When most people think of the word Zen, a meditating monk in a monastery comes to mind, a practice of enlightenment, a person being in the present or someone without attachments. When I think of Zen, I think of a lifestyle that has profoundly influenced my photography practice. I would like to dive into the ways of zen photography and how it might enlighten your creative practice.
There are many symbols on our cameras these days. Most of them are next to buttons that have a function. And we usually instinctively know what those functions are. Or, we can soon learn by pushing them and playing around.
There’s one symbol that exists on almost all cameras today, though, that has no button, no function, and often no explanation in the manual. But here, ZY Productions explains exactly what it is and what it’s for.
Perhaps not a goal, but a desire for many photographers is to see their work published in print. Even if they’re a hobbyist and have no wish to become a professional photographer, it’s a nice validation of one’s efforts. And, no, paying for a feature doesn’t count. You weren’t published, you bought advertising.
In this video, Craig Roberts of e6 Vlogs explains what you can do to help increase your odds of being published. He talks about how to approach publications, as well as how to figure out which publications you might want to approach.
There are many words out there that have multiple meanings. The word “pack”, for example, is both the collective noun for a group of wolves, and also what you do with your suitcases when you go on holiday. It seems, though, that nobody alerted Facebook to this particular quirk of the English language.
While many of us choose our words far more carefully these days than we might have in the past, “shoot” is a pretty common word in photographer vernacular. So while most of us realised what photographer Nicolas Chinardet means when he says he’s “shooting a few Christians”, Facebook thought he meant the other thing.
Lighting scenes for shooting in black & white is a little different from working with colour. For a start, you don’t have to worry about colour. Brightness, direction and quality of light come into play a lot more. This can simultaneously make shooting for black & white both easier and more challenging at the same time.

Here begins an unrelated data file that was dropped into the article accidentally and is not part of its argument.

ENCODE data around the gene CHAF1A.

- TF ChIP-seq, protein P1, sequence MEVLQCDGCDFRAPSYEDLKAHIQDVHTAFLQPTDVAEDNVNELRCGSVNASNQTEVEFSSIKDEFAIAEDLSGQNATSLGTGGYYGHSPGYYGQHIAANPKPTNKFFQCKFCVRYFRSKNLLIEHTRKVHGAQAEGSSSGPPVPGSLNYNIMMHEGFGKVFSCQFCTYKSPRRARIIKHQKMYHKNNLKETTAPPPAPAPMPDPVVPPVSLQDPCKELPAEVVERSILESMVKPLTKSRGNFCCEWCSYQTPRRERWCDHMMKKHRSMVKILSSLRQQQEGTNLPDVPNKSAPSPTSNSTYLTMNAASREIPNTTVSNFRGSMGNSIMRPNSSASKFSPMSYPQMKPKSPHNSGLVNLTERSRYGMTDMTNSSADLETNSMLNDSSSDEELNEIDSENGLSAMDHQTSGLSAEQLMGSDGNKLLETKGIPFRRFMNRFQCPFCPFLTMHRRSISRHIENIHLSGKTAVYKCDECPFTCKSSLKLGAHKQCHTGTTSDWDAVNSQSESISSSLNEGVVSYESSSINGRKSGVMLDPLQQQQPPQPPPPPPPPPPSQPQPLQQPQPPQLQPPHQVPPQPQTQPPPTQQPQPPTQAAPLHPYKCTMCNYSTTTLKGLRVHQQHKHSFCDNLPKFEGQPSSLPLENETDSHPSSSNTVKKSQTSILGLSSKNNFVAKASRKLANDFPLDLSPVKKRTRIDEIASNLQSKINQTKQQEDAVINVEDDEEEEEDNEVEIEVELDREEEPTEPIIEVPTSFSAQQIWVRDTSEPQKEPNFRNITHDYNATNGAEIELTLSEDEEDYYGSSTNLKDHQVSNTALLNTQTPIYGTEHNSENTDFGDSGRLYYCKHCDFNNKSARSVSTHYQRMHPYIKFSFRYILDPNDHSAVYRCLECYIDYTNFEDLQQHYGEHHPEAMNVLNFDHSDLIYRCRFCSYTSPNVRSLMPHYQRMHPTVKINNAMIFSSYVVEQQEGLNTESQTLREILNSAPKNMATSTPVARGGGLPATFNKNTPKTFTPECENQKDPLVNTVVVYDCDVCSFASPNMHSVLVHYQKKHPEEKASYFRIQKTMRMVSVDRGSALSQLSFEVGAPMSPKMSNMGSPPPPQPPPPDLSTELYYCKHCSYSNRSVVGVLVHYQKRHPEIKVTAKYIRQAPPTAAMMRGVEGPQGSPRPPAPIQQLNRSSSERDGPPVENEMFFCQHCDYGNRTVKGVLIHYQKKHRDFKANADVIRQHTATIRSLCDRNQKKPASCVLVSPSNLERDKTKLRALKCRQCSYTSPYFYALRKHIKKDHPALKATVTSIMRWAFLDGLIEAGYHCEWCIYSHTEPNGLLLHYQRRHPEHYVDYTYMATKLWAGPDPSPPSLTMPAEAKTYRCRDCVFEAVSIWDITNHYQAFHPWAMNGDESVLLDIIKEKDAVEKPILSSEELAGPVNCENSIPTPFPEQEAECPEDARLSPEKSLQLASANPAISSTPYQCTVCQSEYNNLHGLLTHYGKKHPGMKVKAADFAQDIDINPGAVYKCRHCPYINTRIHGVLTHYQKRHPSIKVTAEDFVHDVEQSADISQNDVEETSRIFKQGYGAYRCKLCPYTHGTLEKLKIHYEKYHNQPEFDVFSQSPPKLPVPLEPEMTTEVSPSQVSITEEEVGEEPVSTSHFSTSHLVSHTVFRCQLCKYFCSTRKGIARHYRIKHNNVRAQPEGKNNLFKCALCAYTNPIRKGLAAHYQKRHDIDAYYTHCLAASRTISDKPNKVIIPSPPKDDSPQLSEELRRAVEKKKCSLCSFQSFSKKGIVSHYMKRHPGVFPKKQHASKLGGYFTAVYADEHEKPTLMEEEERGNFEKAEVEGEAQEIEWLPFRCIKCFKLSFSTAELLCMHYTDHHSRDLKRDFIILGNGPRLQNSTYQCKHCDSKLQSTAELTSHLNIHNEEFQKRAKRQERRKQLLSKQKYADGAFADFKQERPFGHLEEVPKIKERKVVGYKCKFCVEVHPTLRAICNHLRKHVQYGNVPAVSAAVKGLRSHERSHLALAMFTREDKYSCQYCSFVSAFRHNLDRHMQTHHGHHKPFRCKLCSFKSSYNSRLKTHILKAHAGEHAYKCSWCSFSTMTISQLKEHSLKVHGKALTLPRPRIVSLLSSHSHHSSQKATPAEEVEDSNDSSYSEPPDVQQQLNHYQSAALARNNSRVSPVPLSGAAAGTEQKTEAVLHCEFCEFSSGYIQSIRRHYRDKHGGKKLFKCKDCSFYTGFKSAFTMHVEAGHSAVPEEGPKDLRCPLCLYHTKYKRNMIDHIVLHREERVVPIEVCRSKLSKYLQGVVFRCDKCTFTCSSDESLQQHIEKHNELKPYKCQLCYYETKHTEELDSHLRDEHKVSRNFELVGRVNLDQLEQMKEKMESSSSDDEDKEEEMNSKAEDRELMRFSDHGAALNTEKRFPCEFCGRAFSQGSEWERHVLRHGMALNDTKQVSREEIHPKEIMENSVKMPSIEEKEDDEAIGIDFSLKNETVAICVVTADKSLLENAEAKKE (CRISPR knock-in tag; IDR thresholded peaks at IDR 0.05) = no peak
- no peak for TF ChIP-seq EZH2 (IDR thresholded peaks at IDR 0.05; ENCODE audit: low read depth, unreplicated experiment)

There is a teacher of photography that few speak of in today’s industry. She is shunned by many and with good reason.
Nobody seems to like her.
She has taught photography and business for as far back as anyone can remember, but bring up her name today and it will be met with the rolling of eyes and a heap of indignation.
Getting used to the sheer number of technical terms and numbers in photography can be pretty overwhelming for beginners. There are a lot of them out there. But you don’t really need to know about all of them from day one. But there are some that you’ll want to learn and understand first.
You’ll hear these terms quite often if you hang around other photographers or partake in any of the photography groups on Facebook. They might confuse you at first, but this video from Apalapse goes through 25 of the most important and breaks down exactly what they mean.
I’ve used smoke machines on shoots indoors before, and they never end up looking quite the way I expect. Thanks to this video from Gavin Hoey, though, I think I now know why. Obviously, I was using the wrong kind of smoke. In the video, Gavin shows three different liquids that can be used to create smoke, when and why you might want to use one over another, as well as how to light them.
So, you’re into photography, you want to get your first camera and get serious about it. There is plenty to learn and it’s an incredible, creative journey. And before you start, Pierre T. Lambert shares three things he wishes he knew before starting photography. These may help you make right decisions when choosing which gear to buy, but also help you take better shots.